Are you wondering what to ask a professional lighting contractor? These five questions will help you navigate the discussion.
It happens to even the savviest buyer: Your Google search returns too many results, leaving you more confused than when you started. Or the packaging of those store-bought lights said they would last longer, but they didn’t. If you’re looking to highlight your home or business exterior, you’re likely considering landscape lighting. Are you wondering what to ask a professional lighting contractor? These five questions will help you navigate the discussion.
What material are the fixtures made of?
Professional grade low-voltage fixtures come in aluminum, brass, and copper. Big-box stores sell plastic and thin aluminum fixtures, and while the price may seem attractive, they simply can’t stand up to the Florida climate. For the longest-lasting fixture housing and best value, select brass or copper. Both will naturally acquire a patina and blend seamlessly with the landscape.
What type of bulb will be used?
Say no to halogen. Not only do halogen bulbs need replacement about once a year, they also require a ton of energy to run. Choose LED bulbs to save money long-term. Even though LEDs require a higher initial investment, you’ll instantly spend less on electricity and less on the cost of the bulb because you will rarely need to change it. Professional grade LED bulbs last between 5 to 15 years, depending on usage.
How much will my electric bill increase?
If you’re using LED bulbs (we know you are because you asked Question 2), you should notice only a slight increase. LED bulbs convert 95 percent of energy into light unlike its halogen counterpart which converts only 9 percent into light. That means each halogen bulb must use 10 times more energy to provide the same amount of illumination as an LED unit. To roughly calculate energy costs of each, figure $3 annually per LED bulb and $19 annually per halogen bulb.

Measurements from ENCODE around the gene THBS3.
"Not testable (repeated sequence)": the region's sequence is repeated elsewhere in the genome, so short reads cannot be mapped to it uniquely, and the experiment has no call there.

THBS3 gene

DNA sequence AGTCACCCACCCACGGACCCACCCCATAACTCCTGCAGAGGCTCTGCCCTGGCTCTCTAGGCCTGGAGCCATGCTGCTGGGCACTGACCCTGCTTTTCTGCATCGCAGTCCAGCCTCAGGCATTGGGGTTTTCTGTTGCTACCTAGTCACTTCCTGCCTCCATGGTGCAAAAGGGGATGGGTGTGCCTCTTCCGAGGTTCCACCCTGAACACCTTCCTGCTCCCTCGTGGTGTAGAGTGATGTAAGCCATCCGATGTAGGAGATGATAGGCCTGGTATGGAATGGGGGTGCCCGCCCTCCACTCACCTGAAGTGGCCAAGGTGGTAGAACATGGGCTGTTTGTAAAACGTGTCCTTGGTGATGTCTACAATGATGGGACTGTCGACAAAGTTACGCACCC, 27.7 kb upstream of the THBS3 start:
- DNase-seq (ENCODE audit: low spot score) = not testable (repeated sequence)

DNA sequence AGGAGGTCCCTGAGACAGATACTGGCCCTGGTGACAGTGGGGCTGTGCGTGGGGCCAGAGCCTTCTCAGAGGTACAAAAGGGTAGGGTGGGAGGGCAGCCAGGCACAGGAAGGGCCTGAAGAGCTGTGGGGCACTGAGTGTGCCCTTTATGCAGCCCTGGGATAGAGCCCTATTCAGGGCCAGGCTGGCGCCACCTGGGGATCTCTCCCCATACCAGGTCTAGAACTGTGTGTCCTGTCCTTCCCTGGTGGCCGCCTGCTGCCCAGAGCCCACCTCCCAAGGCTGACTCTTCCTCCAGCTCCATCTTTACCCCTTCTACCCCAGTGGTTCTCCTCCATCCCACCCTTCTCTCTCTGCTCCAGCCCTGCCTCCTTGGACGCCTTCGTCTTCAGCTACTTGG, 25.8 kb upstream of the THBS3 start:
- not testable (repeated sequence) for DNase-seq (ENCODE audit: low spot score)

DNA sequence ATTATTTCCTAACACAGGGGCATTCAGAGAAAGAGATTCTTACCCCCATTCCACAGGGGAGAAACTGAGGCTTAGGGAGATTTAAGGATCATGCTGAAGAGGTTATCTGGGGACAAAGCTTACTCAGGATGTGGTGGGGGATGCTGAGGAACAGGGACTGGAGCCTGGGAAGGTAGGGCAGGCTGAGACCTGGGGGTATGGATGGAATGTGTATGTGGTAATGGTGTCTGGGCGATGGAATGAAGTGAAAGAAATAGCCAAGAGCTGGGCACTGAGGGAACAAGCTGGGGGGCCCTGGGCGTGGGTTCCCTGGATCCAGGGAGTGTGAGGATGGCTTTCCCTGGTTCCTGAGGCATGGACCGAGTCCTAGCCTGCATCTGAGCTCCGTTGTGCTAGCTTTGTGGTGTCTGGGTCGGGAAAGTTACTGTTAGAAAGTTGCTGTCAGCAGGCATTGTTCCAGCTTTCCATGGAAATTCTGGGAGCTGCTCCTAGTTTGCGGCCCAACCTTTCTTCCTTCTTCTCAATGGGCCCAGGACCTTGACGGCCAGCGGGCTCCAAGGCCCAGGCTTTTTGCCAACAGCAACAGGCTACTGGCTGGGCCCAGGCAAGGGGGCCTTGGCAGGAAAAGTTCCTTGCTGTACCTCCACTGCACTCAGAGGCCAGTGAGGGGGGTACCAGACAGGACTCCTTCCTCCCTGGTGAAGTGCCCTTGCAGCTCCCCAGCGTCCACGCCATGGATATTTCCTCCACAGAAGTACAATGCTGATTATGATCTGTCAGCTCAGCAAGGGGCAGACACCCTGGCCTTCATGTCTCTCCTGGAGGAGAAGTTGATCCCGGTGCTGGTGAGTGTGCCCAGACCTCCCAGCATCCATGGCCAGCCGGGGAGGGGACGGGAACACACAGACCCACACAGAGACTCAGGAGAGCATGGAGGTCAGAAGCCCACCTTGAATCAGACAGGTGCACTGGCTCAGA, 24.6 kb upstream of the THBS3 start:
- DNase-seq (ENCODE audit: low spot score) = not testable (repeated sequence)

What is the life span of my system?
This important question will depend upon the individual components you have chosen for your system and the expertise in the installation behind it. For example, a brass or copper lighting fixture will outlive an aluminum fixture both in composition and coating. Aluminum fixtures require a finish on the exterior, which often degrades, causing deterioration of the metal housing underneath. But the number one failure in a landscape lighting system is at wire connections. You’ll want gel-packed (waterproof) wire nuts or brass connectors to keep those wires sealed against corrosion.
What type of warranty will I receive?
Make sure that warranty information is documented on the estimate and/or invoice. Many manufacturers offer warranties on their products, but some extend that warranty only to the installation company, not to the client receiving the product. That means that if the contractor installs a system with a warranty that only extends to their company and they go out of business, the client cannot act on that warranty through the manufacturer. Ask for products made by manufacturers whose warranty follows the product, not the installation company.
Jessica Davis is the cofounder of Total Sprinkler & Lighting and is a landscape lighting designer for low-voltage LED systems. For service, visit TotalSprinklerAndLighting.com.
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